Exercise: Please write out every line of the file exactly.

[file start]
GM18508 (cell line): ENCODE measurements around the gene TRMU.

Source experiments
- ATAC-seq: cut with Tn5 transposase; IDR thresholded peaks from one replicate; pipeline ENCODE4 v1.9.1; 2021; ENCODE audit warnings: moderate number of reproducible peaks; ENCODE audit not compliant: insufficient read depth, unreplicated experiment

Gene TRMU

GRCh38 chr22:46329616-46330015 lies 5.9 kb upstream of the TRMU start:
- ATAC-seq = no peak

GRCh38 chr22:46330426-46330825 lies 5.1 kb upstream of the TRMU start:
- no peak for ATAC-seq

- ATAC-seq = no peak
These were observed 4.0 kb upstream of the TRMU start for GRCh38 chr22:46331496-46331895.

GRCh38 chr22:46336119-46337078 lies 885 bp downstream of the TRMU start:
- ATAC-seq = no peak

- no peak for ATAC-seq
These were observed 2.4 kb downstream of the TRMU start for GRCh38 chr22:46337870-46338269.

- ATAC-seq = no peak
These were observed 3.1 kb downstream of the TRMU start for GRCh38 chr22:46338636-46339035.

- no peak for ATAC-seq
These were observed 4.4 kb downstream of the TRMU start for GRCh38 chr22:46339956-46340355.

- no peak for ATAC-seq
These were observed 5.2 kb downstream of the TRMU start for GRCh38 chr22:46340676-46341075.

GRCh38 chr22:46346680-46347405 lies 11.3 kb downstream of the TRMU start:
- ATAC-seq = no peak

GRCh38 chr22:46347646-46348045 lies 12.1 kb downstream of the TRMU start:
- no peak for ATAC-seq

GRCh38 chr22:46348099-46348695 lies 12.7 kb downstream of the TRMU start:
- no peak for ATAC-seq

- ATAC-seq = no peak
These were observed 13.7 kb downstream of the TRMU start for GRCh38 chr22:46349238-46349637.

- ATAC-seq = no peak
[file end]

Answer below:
GM18508 (cell line): ENCODE measurements around the gene TRMU.

Source experiments
- ATAC-seq: cut with Tn5 transposase; IDR thresholded peaks from one replicate; pipeline ENCODE4 v1.9.1; 2021; ENCODE audit warnings: moderate number of reproducible peaks; ENCODE audit not compliant: insufficient read depth, unreplicated experiment

Gene TRMU

GRCh38 chr22:46329616-46330015 lies 5.9 kb upstream of the TRMU start:
- ATAC-seq = no peak

GRCh38 chr22:46330426-46330825 lies 5.1 kb upstream of the TRMU start:
- no peak for ATAC-seq

- ATAC-seq = no peak
These were observed 4.0 kb upstream of the TRMU start for GRCh38 chr22:46331496-46331895.

GRCh38 chr22:46336119-46337078 lies 885 bp downstream of the TRMU start:
- ATAC-seq = no peak

- no peak for ATAC-seq
These were observed 2.4 kb downstream of the TRMU start for GRCh38 chr22:46337870-46338269.

- ATAC-seq = no peak
These were observed 3.1 kb downstream of the TRMU start for GRCh38 chr22:46338636-46339035.

- no peak for ATAC-seq
These were observed 4.4 kb downstream of the TRMU start for GRCh38 chr22:46339956-46340355.

- no peak for ATAC-seq
These were observed 5.2 kb downstream of the TRMU start for GRCh38 chr22:46340676-46341075.

GRCh38 chr22:46346680-46347405 lies 11.3 kb downstream of the TRMU start:
- ATAC-seq = no peak

GRCh38 chr22:46347646-46348045 lies 12.1 kb downstream of the TRMU start:
- no peak for ATAC-seq

GRCh38 chr22:46348099-46348695 lies 12.7 kb downstream of the TRMU start:
- no peak for ATAC-seq

- ATAC-seq = no peak
These were observed 13.7 kb downstream of the TRMU start for GRCh38 chr22:46349238-46349637.

- ATAC-seq = no peak